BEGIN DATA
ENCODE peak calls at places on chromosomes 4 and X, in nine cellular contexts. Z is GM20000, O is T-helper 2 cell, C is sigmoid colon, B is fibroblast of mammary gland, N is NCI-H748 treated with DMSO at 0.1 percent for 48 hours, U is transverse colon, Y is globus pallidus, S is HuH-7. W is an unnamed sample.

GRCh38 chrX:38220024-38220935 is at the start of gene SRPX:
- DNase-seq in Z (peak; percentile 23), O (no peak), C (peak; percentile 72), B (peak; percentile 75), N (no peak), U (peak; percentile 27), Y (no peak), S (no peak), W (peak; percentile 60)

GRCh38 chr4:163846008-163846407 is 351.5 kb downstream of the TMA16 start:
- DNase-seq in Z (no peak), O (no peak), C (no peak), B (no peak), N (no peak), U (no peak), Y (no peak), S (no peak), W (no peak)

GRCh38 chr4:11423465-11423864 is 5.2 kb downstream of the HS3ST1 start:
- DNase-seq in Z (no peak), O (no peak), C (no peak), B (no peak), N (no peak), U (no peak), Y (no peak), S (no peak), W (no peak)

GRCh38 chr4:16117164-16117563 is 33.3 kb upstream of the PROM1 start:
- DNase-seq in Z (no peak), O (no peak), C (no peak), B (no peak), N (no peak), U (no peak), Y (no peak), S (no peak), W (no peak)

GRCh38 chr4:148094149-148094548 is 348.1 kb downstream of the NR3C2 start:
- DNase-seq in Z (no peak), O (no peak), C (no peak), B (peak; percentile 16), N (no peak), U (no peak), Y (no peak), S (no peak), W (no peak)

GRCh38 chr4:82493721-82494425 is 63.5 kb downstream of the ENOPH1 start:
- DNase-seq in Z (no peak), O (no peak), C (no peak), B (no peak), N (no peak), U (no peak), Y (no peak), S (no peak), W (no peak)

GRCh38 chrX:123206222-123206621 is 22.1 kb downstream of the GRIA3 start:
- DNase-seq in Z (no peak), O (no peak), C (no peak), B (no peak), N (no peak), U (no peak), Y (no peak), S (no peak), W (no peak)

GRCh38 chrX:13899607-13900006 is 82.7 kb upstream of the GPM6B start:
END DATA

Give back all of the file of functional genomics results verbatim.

ENCODE peak calls at places on chromosomes 4 and X, in nine cellular contexts. Z is GM20000, O is T-helper 2 cell, C is sigmoid colon, B is fibroblast of mammary gland, N is NCI-H748 treated with DMSO at 0.1 percent for 48 hours, U is transverse colon, Y is globus pallidus, S is HuH-7. W is an unnamed sample.

GRCh38 chrX:38220024-38220935 is at the start of gene SRPX:
- DNase-seq in Z (peak; percentile 23), O (no peak), C (peak; percentile 72), B (peak; percentile 75), N (no peak), U (peak; percentile 27), Y (no peak), S (no peak), W (peak; percentile 60)

GRCh38 chr4:163846008-163846407 is 351.5 kb downstream of the TMA16 start:
- DNase-seq in Z (no peak), O (no peak), C (no peak), B (no peak), N (no peak), U (no peak), Y (no peak), S (no peak), W (no peak)

GRCh38 chr4:11423465-11423864 is 5.2 kb downstream of the HS3ST1 start:
- DNase-seq in Z (no peak), O (no peak), C (no peak), B (no peak), N (no peak), U (no peak), Y (no peak), S (no peak), W (no peak)

GRCh38 chr4:16117164-16117563 is 33.3 kb upstream of the PROM1 start:
- DNase-seq in Z (no peak), O (no peak), C (no peak), B (no peak), N (no peak), U (no peak), Y (no peak), S (no peak), W (no peak)

GRCh38 chr4:148094149-148094548 is 348.1 kb downstream of the NR3C2 start:
- DNase-seq in Z (no peak), O (no peak), C (no peak), B (peak; percentile 16), N (no peak), U (no peak), Y (no peak), S (no peak), W (no peak)

GRCh38 chr4:82493721-82494425 is 63.5 kb downstream of the ENOPH1 start:
- DNase-seq in Z (no peak), O (no peak), C (no peak), B (no peak), N (no peak), U (no peak), Y (no peak), S (no peak), W (no peak)

GRCh38 chrX:123206222-123206621 is 22.1 kb downstream of the GRIA3 start:
- DNase-seq in Z (no peak), O (no peak), C (no peak), B (no peak), N (no peak), U (no peak), Y (no peak), S (no peak), W (no peak)

GRCh38 chrX:13899607-13900006 is 82.7 kb upstream of the GPM6B start: